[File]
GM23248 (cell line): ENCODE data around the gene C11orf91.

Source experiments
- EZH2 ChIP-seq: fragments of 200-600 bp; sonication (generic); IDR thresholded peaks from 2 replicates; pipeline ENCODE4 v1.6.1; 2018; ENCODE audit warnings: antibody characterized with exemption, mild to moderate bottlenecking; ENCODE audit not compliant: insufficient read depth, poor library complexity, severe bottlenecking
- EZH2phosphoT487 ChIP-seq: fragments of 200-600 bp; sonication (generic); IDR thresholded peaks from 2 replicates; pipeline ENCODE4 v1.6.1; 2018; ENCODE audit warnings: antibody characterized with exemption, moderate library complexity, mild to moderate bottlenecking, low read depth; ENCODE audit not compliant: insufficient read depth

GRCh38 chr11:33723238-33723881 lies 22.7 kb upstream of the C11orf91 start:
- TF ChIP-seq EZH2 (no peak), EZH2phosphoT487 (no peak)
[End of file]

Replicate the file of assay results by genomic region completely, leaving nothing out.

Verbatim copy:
GM23248 (cell line): ENCODE data around the gene C11orf91.

Source experiments
- EZH2 ChIP-seq: fragments of 200-600 bp; sonication (generic); IDR thresholded peaks from 2 replicates; pipeline ENCODE4 v1.6.1; 2018; ENCODE audit warnings: antibody characterized with exemption, mild to moderate bottlenecking; ENCODE audit not compliant: insufficient read depth, poor library complexity, severe bottlenecking
- EZH2phosphoT487 ChIP-seq: fragments of 200-600 bp; sonication (generic); IDR thresholded peaks from 2 replicates; pipeline ENCODE4 v1.6.1; 2018; ENCODE audit warnings: antibody characterized with exemption, moderate library complexity, mild to moderate bottlenecking, low read depth; ENCODE audit not compliant: insufficient read depth

GRCh38 chr11:33723238-33723881 lies 22.7 kb upstream of the C11orf91 start:
- TF ChIP-seq EZH2 (no peak), EZH2phosphoT487 (no peak)